13. In a method of terminating a chip carrier having a plurality of leads extending outwardly from said carrier, wherein each said lead is electrically connected to a respective contact which in turn is electrically connected to a respective pad on a substrate, the steps comprising:
(a) shearing said leads to length;
(b) placing said chip carrier into a base of a socket, so that each lead is adjacent a respective one of said contacts;
(c) forming each lead, concurrently, about its respective said contact by forcing a camming surface of a locking member into engagement with said leads, deflecting them downwardly and bending them about their respective contacts; and
(d) securing each said lead against and in pressing engagement with its respective said contact by wedging said locking member and each said lead between a contacting portion and a backup portion of said respective contact.
This invention relates to sockets for integrated circuit chip carriers having flexible leads and, more particularly to a low height chip carrier socket for electrically connecting such a carrier to conductors on a substrate.
There is a packaging technology for integrated circuit chips generally known in the industry as "Tape Pak". This technology involves attaching the chip to a lead frame in the usual manner, including wire bonded interconnections, and then molding a plastic carrier body which completely surrounds the chip with the leads of the lead frame extending outwardly from the sides of the body. A rectangularly shaped ring of plastic is also molded to completely surround but be spaced from the sides of the carrier body in the plane of the leads, the leads extending through the sides of the ring. Such a structure, shown in FIGS. 1 and 1A, includes a chip carrier 10 having a plurality of leads 12 extending outwardly from the four sides of the carrier 10 and through the sides of a ring 14. The lead frame 16 and the leads 12 are stamped or etched from a thin sheet of copper or other suitable material in a manner that is well known in the industry. The thickness of the material is usually about 0.005 inches and the width of the leads is typically 0.010 inches or less. Typically, several lead frames 16 are formed end to end in a strip, as shown in FIG. 1, so that several IC carrier packages can be formed simultaneously. After molding they are separated by shearing, for example, along the line 18.
The outer portions 20 of the lead frame 16 are then sheared off leaving the individual extensions 22 of the leads 12 projecting from the ring 14. These projections are then bent about 90 degrees against the outer edge of the ring and are available for contacting. The device is then placed into a socket which makes contact with each lead extension 22 for purposes of testing the integrated circuit and for exercising the integrated circuit at a high temperature in order to accelerate manifestations of possible failure modes of the device, more commonly known in the industry as "burn-in."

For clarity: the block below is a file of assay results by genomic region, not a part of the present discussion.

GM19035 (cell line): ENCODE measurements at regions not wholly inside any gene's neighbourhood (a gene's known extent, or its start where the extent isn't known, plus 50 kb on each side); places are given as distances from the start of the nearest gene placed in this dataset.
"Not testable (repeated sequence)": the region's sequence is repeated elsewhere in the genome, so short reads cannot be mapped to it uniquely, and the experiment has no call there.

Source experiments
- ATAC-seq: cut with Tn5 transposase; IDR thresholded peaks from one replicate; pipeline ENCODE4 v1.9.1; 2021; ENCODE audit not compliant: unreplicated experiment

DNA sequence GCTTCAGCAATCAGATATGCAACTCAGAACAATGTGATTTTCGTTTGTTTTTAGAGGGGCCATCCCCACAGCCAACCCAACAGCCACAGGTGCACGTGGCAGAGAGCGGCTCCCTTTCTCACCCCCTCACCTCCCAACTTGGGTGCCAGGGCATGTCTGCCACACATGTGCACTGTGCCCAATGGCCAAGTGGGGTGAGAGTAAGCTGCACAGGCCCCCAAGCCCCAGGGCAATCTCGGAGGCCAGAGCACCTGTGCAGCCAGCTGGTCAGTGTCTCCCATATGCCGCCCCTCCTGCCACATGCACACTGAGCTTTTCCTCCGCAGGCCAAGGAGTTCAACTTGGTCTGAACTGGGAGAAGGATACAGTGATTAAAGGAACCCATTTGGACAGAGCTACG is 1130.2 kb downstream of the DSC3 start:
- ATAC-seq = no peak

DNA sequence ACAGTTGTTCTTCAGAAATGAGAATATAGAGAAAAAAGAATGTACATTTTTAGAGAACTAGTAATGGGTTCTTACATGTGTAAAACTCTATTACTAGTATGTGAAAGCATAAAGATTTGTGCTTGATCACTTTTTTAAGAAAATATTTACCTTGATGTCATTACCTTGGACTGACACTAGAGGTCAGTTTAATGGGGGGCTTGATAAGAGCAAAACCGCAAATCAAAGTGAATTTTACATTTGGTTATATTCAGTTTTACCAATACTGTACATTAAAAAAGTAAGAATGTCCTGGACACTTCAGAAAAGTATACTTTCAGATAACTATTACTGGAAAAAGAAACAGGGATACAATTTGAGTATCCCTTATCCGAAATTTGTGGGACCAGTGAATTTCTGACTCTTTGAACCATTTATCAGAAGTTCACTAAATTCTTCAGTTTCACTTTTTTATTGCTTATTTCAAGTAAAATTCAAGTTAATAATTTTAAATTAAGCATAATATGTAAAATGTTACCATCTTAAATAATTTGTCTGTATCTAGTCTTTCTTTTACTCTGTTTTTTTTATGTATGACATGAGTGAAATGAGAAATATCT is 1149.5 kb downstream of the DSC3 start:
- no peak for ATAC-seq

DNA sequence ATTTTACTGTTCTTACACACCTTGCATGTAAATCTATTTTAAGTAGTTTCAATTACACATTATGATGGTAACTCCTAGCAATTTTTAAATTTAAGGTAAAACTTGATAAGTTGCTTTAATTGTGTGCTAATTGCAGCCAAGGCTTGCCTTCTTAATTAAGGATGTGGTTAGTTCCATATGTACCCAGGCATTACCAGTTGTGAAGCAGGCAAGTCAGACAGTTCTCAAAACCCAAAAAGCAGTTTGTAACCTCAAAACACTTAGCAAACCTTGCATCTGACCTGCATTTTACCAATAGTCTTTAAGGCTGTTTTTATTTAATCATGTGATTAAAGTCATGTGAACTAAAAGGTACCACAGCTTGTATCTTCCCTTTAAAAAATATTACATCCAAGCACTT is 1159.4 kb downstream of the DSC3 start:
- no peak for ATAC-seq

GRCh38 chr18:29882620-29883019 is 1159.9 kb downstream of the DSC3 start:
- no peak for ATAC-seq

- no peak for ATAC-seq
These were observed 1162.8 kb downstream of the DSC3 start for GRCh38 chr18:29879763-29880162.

After testing and burn-in, the ring 14 is removed by severing the individual leads 12 close to the ring 14. The leads 12 may then be formed in accordance with industry accepted specifications developed by JCII Standards Committee (JEDEC) prior to soldering or socketing. The complex trimming and forming operations required by the JEDEC specifications are expensive to perform and result in relatively low yield. Further, some of the dimensions are specified with very liberal tolerances which adds to the difficulty of providing a highly reliable socket. The difficulty is in handling and connecting to such extremely fragile leads.
What is needed is a greatly simplified procedure and apparatus for socketing such devices while providing highly reliable socket interconnections, and at low height.
The foregoing and additional objects are attained in accordance with the principles of this invention by providing a low height chip carrier socket for electrically connecting leads on the chip carrier to respective pads on a mounting surface. The leads are spaced apart and project from a peripheral edge of the chip carrier. The socket includes a base having a chip carrier receiving cavity and a plurality of contacts in the base for electrically connecting each lead to a respective printed circuit board pad. Each contact includes a contacting portion and an opposed backup portion, both of which project from a common bight portion. Means is provided for positioning and aligning each contact with a respective lead so that each lead is adjacent its respective contacting portion. Locking means is provided for wedging between each lead and its respective backup portion so that the lead is urged into pressing electrical contact with the contacting portion.
FIG. 1 is a plan view of a Tape-Pak structure showing an integrated circuit chip carrier;
FIG. 1A is a sectional view taken along the lines 1A--1A of FIG. 1;
FIG. 2 is an isometric view showing the chip carrier of FIG. 1 in relation to the socket of the present invention;
FIG. 3 is a side view of the assembled socket of FIG. 2;
FIG. 4 is a partial sectional view showing the chip carrier and the components of the socket prior to insertion and assembly;
FIG. 5 is a view similar to that of FIG. 4 showing the chip carrier inserted into the lower half of the socket; and